Bolivar in Jefferson County, West Virginia — The American South (Appalachia)
Fortifying Bolivar Heights
"...the heights became dotted with tents, and at night...the neighboring hills were aglow with hundreds of watchfires..."
Joseph Barry, Harpers Ferry resident
After the Battle of Antietam on September 17, 1862, General Lee withdrew his Confederate army back into Virginia. Instead of pursuing Lee, Union Maj. Gen. George B. McClellan reoccupied the Harpers Ferry area with nearly 60,000 soldiers.
While McClellan paused to reorganize and re-equip his army, President Abraham Lincoln visited here on October 1 to review the troops on Bolivar Heights and encourage McClellan to move against the Confederates. The Federals advanced south one month after Lincoln's visit, leaving only 5,000 soldiers to garrison Harpers Ferry.
The Confederates invaded the North again in the summers of 1863 and 1864, forcing Union troops on Bolivar Heights to withdraw to stronger fortifications on Maryland Heights. This left Harpers Ferry open to the Confederates resulting in the destruction of the railroad bridge and capture of Federal supplies.
In August, 1864, Union Maj. Gen. Philip H. Sheridan's army occupied
Topics. This historical marker is listed in this topic list: War, US Civil.
Location. 39° 19.319′ N, 77° 45.744′ W. Marker is in Bolivar, West Virginia, in Jefferson County. Marker can be reached from Whitman Avenue 0.2 miles north of West Washington Street (Alternate U.S. 340), on the left when traveling north. Located on the Bolivar Heights trail in the Harpers Ferry National Historical Park. Touch for map. Marker is in this post office area: Harpers Ferry WV 25425, United States of America. Touch for directions.
Other nearby markers. At least 8 other markers are within walking distance of this marker. Casualties of War (about 400 feet away, measured in a direct line); A Union Predicament (about 400 feet away); Confederate Victory (about 400 feet away); Rats in a Cage (about 600 feet away); The First Year of War (about 600 feet away); Facing the Enemy (about 700 feet away); Closing the Doors (about 700 feet away); Historic Heights (about 700 feet away). Touch for a list and map of all markers in Bolivar.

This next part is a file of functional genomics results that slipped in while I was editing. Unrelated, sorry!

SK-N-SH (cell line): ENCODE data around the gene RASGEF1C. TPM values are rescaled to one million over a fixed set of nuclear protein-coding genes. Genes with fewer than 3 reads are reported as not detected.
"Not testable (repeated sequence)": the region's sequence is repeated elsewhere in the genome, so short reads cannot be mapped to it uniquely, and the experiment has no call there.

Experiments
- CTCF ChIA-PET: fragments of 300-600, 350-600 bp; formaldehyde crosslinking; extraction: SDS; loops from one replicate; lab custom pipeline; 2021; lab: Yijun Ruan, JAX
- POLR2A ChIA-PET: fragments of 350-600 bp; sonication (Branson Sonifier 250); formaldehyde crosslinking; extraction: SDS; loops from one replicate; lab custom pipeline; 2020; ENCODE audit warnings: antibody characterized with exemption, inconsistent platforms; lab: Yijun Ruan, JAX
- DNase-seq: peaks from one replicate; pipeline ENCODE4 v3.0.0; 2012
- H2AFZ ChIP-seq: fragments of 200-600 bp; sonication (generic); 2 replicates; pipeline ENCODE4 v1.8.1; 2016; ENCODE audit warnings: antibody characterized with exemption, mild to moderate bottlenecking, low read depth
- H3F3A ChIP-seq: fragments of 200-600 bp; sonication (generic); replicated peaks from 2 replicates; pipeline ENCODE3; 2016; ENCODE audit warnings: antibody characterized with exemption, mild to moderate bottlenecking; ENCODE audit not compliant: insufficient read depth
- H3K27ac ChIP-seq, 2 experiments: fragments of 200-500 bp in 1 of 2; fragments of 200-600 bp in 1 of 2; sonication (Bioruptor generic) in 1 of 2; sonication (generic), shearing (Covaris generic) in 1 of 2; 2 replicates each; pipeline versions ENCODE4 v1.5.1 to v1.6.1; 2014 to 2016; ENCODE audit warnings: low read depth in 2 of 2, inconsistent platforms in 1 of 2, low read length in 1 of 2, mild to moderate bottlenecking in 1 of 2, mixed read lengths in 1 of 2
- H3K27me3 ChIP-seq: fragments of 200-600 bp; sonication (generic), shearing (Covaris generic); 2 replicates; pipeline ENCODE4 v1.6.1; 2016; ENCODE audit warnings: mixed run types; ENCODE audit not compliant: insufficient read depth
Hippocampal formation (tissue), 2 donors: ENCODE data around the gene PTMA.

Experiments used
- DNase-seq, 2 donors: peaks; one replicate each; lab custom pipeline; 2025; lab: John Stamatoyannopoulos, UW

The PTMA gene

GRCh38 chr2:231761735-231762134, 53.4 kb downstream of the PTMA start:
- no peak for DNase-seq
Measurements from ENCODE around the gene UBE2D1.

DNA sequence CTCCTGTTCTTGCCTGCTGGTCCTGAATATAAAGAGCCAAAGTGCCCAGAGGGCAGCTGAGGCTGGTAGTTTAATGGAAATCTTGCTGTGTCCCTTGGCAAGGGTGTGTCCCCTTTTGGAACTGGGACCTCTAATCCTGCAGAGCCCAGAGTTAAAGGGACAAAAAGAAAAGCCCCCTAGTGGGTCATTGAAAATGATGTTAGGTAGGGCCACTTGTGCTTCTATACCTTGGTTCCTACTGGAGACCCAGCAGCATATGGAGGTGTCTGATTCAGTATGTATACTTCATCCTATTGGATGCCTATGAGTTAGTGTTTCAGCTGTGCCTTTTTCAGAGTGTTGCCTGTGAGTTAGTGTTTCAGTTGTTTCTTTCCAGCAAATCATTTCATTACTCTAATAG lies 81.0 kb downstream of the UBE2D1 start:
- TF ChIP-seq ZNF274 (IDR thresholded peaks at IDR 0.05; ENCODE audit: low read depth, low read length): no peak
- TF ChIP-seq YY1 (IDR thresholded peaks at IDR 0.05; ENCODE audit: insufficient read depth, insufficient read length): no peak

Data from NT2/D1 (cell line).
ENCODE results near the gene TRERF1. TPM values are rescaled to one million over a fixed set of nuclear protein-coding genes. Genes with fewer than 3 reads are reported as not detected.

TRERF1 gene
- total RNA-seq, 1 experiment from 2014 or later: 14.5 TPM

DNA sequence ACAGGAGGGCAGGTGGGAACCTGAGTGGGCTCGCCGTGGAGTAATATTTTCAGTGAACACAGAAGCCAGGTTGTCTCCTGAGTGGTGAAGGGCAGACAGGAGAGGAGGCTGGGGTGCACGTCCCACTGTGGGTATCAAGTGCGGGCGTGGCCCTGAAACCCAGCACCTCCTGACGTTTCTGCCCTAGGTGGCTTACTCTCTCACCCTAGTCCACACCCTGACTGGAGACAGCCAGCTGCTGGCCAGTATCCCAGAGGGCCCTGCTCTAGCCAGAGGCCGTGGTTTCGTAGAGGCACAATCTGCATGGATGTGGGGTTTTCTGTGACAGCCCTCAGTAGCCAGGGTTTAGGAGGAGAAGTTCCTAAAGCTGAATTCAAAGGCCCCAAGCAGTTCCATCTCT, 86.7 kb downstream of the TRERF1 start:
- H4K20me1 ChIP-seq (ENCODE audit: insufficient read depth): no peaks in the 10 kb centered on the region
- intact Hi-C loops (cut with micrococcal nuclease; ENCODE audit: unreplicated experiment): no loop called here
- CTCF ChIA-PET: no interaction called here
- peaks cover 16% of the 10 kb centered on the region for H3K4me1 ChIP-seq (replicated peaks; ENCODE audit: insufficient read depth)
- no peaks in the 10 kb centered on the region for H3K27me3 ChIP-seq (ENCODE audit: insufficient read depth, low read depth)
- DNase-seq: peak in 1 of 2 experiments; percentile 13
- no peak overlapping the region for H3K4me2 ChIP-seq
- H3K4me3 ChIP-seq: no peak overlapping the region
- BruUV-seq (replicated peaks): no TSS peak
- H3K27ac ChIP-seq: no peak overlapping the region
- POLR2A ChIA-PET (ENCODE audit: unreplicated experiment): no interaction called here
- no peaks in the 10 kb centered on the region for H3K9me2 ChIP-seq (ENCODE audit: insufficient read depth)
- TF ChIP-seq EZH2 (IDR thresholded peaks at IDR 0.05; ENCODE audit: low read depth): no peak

More about this marker. On the lower left is a depiction of "Lincoln reviewing Union troops on Bolivar Heights, October 1, 1862." In the center is a drawing showing that "Federal soldiers dug earthworks while encamped on Bolivar Heights. The trail in front of you follows the shallow traces of these rifle-pits for 1/4-mile to one of the artillery positions, called redoubts.
Credits. This page was last revised on April 26, 2020. It was originally submitted on February 13, 2008, by Craig Swain of Leesburg, Virginia. This page has been viewed 1,246 times since then and 4 times this year. Last updated on April 26, 2020, by Larry Gertner of New York, New York. Photos: 1, 2, 3. submitted on February 13, 2008, by Craig Swain of Leesburg, Virginia. • Devry Becker Jones was the editor who published this page.